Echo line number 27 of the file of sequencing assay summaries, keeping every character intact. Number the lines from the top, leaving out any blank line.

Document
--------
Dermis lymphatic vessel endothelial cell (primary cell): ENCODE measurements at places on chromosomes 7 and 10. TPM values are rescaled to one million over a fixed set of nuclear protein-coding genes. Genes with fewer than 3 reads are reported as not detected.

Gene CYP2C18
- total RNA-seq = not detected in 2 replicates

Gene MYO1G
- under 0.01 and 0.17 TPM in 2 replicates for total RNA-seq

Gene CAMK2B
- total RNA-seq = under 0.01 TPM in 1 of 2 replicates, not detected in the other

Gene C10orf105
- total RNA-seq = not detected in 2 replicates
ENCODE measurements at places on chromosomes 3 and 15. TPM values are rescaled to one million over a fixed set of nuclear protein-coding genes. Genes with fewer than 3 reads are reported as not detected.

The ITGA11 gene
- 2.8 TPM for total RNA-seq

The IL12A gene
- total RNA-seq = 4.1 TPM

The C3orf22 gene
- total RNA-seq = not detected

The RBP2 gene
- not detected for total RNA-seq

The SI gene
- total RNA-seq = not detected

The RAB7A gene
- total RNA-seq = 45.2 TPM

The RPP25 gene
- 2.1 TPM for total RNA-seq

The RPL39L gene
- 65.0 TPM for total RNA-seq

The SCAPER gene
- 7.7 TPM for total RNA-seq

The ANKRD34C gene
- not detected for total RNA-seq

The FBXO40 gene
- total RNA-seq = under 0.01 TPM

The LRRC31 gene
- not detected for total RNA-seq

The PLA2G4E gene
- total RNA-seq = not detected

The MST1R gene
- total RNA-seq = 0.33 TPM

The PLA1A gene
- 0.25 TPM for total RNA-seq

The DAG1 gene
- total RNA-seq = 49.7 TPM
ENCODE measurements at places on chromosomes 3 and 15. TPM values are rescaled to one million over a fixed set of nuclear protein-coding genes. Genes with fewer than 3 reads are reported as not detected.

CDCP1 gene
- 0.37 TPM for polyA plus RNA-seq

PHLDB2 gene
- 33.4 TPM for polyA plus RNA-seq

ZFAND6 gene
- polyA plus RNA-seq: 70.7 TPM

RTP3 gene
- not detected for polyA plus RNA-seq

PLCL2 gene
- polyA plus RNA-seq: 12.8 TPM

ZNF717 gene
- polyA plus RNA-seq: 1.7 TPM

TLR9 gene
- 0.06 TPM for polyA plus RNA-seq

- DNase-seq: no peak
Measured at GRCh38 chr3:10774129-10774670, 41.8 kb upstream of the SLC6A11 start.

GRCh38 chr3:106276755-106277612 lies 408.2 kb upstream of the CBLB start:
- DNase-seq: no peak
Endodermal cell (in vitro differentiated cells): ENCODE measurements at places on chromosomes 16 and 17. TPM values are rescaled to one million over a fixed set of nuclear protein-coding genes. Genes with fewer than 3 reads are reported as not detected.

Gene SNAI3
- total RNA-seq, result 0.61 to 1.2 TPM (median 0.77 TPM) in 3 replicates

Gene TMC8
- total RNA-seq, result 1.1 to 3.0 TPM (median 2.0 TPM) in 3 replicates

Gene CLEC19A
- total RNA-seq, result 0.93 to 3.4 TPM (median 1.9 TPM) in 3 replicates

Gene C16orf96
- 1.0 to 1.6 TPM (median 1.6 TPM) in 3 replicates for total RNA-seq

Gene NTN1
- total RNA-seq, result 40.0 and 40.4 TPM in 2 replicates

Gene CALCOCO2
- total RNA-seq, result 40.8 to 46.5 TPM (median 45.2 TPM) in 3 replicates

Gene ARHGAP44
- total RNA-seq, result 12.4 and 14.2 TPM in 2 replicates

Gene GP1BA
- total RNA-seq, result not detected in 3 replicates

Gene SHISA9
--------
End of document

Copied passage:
The SCAPER gene